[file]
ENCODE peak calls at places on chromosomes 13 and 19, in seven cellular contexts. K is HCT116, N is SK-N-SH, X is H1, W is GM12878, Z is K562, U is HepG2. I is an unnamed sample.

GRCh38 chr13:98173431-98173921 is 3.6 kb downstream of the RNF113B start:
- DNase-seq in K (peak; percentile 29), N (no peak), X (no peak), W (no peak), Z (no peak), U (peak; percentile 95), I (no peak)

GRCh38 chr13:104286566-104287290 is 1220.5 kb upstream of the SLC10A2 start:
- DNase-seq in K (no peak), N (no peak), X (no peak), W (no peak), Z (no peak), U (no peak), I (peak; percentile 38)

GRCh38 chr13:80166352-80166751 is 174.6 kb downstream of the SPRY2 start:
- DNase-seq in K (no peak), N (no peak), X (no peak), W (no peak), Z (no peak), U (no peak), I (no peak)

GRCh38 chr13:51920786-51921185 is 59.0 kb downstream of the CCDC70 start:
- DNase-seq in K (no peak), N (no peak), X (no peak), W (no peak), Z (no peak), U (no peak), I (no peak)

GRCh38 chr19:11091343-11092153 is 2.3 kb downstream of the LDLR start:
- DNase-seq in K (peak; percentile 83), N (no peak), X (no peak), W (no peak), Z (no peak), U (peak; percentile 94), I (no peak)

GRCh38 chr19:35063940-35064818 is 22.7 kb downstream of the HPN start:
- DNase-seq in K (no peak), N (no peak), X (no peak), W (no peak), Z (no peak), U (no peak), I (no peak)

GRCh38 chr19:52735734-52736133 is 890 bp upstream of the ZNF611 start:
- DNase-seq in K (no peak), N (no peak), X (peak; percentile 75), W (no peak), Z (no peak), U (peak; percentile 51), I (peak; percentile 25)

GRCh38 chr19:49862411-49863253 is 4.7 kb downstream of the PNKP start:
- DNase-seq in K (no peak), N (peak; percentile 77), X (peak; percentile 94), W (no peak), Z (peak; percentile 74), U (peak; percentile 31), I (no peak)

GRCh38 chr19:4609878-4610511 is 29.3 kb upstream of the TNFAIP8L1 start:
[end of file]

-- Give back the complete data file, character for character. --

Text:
ENCODE peak calls at places on chromosomes 13 and 19, in seven cellular contexts. K is HCT116, N is SK-N-SH, X is H1, W is GM12878, Z is K562, U is HepG2. I is an unnamed sample.

GRCh38 chr13:98173431-98173921 is 3.6 kb downstream of the RNF113B start:
- DNase-seq in K (peak; percentile 29), N (no peak), X (no peak), W (no peak), Z (no peak), U (peak; percentile 95), I (no peak)

GRCh38 chr13:104286566-104287290 is 1220.5 kb upstream of the SLC10A2 start:
- DNase-seq in K (no peak), N (no peak), X (no peak), W (no peak), Z (no peak), U (no peak), I (peak; percentile 38)

GRCh38 chr13:80166352-80166751 is 174.6 kb downstream of the SPRY2 start:
- DNase-seq in K (no peak), N (no peak), X (no peak), W (no peak), Z (no peak), U (no peak), I (no peak)

GRCh38 chr13:51920786-51921185 is 59.0 kb downstream of the CCDC70 start:
- DNase-seq in K (no peak), N (no peak), X (no peak), W (no peak), Z (no peak), U (no peak), I (no peak)

GRCh38 chr19:11091343-11092153 is 2.3 kb downstream of the LDLR start:
- DNase-seq in K (peak; percentile 83), N (no peak), X (no peak), W (no peak), Z (no peak), U (peak; percentile 94), I (no peak)

GRCh38 chr19:35063940-35064818 is 22.7 kb downstream of the HPN start:
- DNase-seq in K (no peak), N (no peak), X (no peak), W (no peak), Z (no peak), U (no peak), I (no peak)

GRCh38 chr19:52735734-52736133 is 890 bp upstream of the ZNF611 start:
- DNase-seq in K (no peak), N (no peak), X (peak; percentile 75), W (no peak), Z (no peak), U (peak; percentile 51), I (peak; percentile 25)

GRCh38 chr19:49862411-49863253 is 4.7 kb downstream of the PNKP start:
- DNase-seq in K (no peak), N (peak; percentile 77), X (peak; percentile 94), W (no peak), Z (peak; percentile 74), U (peak; percentile 31), I (no peak)

GRCh38 chr19:4609878-4610511 is 29.3 kb upstream of the TNFAIP8L1 start: